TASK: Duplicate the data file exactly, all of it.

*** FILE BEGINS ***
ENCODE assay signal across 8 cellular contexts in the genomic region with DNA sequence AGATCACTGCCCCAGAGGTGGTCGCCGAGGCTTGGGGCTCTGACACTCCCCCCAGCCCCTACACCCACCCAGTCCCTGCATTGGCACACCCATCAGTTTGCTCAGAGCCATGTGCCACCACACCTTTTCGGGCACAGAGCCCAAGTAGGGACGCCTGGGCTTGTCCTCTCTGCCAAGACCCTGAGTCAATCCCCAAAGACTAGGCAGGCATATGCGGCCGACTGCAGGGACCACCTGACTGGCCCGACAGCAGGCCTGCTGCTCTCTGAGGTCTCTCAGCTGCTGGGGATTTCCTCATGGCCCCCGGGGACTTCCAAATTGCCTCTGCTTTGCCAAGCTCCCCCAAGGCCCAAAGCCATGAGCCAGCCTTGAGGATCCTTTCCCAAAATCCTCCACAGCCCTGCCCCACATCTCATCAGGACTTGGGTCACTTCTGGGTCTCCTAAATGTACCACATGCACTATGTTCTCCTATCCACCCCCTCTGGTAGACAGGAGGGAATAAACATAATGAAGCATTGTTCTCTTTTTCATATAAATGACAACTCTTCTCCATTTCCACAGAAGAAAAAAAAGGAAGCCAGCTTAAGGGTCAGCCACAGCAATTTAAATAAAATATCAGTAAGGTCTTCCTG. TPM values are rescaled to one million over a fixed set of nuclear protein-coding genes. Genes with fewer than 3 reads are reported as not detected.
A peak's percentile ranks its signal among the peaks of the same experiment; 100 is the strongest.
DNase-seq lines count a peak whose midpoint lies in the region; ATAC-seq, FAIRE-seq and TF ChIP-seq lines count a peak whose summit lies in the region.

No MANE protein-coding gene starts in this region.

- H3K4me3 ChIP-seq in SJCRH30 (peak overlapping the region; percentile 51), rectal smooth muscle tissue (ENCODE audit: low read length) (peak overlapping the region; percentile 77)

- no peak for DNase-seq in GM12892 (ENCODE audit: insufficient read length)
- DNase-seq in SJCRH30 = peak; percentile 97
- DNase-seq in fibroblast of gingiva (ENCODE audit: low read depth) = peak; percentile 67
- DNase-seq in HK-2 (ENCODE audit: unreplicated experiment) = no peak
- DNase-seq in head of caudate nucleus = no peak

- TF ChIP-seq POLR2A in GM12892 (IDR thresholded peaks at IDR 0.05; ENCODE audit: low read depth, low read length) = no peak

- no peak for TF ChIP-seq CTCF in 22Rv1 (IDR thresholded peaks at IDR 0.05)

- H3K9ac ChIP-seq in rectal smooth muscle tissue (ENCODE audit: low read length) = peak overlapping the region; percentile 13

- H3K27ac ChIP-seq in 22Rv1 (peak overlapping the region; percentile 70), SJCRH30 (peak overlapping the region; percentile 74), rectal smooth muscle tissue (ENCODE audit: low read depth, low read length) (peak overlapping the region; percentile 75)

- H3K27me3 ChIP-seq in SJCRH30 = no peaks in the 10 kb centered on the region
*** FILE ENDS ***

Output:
ENCODE assay signal across 8 cellular contexts in the genomic region with DNA sequence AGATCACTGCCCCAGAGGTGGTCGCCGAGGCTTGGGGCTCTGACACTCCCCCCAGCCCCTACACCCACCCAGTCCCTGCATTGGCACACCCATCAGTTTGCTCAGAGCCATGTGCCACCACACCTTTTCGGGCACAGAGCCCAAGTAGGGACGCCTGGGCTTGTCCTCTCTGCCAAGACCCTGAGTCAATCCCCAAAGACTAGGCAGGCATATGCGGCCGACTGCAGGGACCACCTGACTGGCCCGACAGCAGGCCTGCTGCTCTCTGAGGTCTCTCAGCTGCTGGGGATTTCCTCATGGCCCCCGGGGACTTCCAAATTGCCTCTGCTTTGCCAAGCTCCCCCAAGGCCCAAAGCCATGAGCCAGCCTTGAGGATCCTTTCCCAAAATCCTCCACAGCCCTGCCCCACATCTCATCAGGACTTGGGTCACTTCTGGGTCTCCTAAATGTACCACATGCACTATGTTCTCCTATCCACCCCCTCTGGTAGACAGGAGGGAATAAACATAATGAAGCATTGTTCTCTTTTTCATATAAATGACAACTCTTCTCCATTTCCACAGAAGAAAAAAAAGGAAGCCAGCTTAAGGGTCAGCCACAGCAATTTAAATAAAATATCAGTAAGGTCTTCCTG. TPM values are rescaled to one million over a fixed set of nuclear protein-coding genes. Genes with fewer than 3 reads are reported as not detected.
A peak's percentile ranks its signal among the peaks of the same experiment; 100 is the strongest.
DNase-seq lines count a peak whose midpoint lies in the region; ATAC-seq, FAIRE-seq and TF ChIP-seq lines count a peak whose summit lies in the region.

No MANE protein-coding gene starts in this region.

- H3K4me3 ChIP-seq in SJCRH30 (peak overlapping the region; percentile 51), rectal smooth muscle tissue (ENCODE audit: low read length) (peak overlapping the region; percentile 77)

- no peak for DNase-seq in GM12892 (ENCODE audit: insufficient read length)
- DNase-seq in SJCRH30 = peak; percentile 97
- DNase-seq in fibroblast of gingiva (ENCODE audit: low read depth) = peak; percentile 67
- DNase-seq in HK-2 (ENCODE audit: unreplicated experiment) = no peak
- DNase-seq in head of caudate nucleus = no peak

- TF ChIP-seq POLR2A in GM12892 (IDR thresholded peaks at IDR 0.05; ENCODE audit: low read depth, low read length) = no peak

- no peak for TF ChIP-seq CTCF in 22Rv1 (IDR thresholded peaks at IDR 0.05)

- H3K9ac ChIP-seq in rectal smooth muscle tissue (ENCODE audit: low read length) = peak overlapping the region; percentile 13

- H3K27ac ChIP-seq in 22Rv1 (peak overlapping the region; percentile 70), SJCRH30 (peak overlapping the region; percentile 74), rectal smooth muscle tissue (ENCODE audit: low read depth, low read length) (peak overlapping the region; percentile 75)

- H3K27me3 ChIP-seq in SJCRH30 = no peaks in the 10 kb centered on the region